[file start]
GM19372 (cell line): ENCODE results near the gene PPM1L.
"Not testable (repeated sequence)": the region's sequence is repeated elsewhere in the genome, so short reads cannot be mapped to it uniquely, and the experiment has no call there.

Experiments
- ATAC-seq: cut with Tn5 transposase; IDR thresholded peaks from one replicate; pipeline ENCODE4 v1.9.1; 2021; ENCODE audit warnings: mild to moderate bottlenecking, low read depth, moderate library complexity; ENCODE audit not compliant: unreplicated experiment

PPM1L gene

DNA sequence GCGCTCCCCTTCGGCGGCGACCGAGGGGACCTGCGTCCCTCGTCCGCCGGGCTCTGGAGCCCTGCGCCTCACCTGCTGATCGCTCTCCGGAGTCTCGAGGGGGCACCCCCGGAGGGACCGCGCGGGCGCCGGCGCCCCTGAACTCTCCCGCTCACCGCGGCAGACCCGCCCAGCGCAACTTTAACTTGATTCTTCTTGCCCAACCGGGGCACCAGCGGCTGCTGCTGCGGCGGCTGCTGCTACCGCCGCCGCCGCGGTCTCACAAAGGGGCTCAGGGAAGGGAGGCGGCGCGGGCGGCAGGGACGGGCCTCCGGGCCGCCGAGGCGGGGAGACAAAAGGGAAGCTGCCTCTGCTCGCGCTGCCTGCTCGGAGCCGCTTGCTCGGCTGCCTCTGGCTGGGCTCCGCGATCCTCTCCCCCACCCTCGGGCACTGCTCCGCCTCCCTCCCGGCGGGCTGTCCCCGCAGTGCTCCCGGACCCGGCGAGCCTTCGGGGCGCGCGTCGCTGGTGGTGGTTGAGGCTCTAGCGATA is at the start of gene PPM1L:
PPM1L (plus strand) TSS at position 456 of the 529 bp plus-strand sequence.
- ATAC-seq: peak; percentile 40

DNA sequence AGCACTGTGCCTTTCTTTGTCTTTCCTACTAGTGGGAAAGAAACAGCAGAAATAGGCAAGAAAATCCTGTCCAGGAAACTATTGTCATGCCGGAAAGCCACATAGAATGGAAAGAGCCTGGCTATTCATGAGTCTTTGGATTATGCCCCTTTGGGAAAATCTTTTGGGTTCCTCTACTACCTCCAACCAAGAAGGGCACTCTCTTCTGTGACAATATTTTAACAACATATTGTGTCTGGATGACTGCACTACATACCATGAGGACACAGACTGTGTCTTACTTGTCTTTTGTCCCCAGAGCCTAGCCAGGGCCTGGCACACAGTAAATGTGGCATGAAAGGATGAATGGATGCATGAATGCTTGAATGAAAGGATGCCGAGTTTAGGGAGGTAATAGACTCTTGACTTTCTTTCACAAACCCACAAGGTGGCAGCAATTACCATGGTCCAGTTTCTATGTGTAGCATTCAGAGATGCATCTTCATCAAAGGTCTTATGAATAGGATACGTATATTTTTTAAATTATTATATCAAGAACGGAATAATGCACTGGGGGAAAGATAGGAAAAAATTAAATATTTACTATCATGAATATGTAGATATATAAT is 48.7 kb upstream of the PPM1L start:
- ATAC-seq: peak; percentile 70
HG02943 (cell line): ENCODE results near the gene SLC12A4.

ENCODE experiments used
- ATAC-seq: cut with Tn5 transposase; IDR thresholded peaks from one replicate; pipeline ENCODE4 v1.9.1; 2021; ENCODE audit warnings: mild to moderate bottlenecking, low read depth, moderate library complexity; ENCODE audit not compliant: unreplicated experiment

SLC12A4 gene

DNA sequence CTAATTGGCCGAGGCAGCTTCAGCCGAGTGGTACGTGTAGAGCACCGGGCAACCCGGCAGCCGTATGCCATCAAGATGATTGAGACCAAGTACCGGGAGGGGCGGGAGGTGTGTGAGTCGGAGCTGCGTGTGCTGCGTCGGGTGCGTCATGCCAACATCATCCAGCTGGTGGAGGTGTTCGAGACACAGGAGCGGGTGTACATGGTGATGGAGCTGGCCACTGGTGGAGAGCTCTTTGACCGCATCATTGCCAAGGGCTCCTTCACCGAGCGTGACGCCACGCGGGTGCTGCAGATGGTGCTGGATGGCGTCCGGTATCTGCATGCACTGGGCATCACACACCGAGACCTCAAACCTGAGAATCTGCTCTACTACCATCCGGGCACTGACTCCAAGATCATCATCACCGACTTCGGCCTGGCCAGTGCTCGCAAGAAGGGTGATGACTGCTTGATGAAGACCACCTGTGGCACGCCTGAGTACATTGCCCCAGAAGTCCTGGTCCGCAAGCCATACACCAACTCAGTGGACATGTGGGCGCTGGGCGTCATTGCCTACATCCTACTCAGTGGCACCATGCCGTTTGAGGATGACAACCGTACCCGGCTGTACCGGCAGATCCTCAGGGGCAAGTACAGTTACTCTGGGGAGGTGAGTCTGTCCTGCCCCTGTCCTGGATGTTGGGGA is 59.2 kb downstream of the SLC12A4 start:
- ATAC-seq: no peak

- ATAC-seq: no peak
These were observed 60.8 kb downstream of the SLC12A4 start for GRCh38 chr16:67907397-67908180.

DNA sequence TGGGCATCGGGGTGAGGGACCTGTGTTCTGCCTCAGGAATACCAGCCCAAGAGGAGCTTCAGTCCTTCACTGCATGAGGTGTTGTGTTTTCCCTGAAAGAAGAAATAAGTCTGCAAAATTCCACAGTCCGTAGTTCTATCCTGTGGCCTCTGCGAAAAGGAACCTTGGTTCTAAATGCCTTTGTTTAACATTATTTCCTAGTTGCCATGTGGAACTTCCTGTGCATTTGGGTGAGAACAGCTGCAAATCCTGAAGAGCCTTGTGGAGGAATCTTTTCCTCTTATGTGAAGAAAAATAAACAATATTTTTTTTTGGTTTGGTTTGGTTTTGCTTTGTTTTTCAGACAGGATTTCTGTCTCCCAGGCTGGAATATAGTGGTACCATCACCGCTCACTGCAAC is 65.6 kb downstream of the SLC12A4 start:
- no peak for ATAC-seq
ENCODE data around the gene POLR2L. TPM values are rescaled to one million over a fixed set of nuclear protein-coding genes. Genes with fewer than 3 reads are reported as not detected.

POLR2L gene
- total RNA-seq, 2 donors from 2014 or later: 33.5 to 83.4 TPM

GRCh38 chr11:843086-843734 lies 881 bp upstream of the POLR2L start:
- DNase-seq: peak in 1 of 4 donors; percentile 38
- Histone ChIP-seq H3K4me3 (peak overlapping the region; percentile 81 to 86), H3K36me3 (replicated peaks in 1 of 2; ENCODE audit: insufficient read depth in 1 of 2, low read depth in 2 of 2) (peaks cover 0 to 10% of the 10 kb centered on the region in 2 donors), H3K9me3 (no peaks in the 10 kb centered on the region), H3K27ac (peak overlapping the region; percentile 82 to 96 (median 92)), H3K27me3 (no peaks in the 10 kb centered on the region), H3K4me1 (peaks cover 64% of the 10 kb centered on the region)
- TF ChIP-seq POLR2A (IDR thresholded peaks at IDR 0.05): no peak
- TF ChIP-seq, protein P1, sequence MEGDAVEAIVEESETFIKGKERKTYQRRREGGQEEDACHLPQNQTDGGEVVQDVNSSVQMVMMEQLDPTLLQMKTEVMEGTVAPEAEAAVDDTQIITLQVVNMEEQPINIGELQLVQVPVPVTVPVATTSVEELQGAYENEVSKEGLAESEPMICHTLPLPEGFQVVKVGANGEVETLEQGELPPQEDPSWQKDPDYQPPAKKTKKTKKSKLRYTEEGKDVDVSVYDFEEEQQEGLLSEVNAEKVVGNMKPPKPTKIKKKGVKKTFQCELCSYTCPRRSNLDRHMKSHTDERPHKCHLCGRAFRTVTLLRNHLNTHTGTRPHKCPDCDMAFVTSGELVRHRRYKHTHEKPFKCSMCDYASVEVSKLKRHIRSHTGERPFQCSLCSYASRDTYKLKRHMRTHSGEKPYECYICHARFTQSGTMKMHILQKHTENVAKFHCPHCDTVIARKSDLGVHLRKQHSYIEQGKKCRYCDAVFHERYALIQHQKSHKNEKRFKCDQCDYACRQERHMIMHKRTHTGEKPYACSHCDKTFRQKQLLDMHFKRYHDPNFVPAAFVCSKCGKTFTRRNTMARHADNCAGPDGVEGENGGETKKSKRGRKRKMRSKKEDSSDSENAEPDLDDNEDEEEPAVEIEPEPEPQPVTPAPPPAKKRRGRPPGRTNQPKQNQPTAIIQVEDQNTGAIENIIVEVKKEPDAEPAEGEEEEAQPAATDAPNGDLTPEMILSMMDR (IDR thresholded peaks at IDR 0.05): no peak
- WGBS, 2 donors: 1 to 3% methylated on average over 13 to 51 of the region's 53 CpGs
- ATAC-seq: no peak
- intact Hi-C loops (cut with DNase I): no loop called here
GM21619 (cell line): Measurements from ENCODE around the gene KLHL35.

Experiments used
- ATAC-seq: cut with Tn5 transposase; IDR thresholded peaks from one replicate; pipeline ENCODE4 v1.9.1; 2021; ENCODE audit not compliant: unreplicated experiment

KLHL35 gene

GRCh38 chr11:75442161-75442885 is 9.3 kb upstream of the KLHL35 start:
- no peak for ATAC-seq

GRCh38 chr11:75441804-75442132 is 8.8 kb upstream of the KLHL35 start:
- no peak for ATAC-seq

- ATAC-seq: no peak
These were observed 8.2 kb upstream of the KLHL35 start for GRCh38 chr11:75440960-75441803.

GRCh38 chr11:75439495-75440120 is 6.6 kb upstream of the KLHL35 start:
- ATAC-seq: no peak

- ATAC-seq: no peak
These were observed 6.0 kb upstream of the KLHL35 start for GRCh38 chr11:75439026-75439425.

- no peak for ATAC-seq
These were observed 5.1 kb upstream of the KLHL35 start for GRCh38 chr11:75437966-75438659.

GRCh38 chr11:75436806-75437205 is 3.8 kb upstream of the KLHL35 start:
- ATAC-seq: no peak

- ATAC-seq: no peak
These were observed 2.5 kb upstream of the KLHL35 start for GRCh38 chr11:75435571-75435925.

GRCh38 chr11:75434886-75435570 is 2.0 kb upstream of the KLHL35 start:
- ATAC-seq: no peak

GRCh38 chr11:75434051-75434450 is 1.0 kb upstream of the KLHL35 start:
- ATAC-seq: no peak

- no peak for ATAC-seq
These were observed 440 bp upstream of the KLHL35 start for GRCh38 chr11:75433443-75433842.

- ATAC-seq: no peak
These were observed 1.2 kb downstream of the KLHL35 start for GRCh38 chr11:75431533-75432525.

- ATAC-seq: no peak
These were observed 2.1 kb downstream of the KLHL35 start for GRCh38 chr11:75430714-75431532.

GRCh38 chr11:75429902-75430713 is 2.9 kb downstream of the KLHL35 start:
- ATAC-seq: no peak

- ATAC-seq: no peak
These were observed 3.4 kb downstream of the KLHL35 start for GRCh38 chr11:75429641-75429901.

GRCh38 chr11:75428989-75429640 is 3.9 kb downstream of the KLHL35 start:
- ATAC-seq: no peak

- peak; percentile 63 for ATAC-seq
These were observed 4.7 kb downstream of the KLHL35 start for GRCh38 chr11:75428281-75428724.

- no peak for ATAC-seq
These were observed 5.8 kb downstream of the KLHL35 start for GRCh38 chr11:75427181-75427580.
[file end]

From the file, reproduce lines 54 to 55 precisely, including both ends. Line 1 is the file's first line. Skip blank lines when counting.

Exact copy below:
GRCh38 chr11:75434051-75434450 is 1.0 kb upstream of the KLHL35 start:
- ATAC-seq: no peak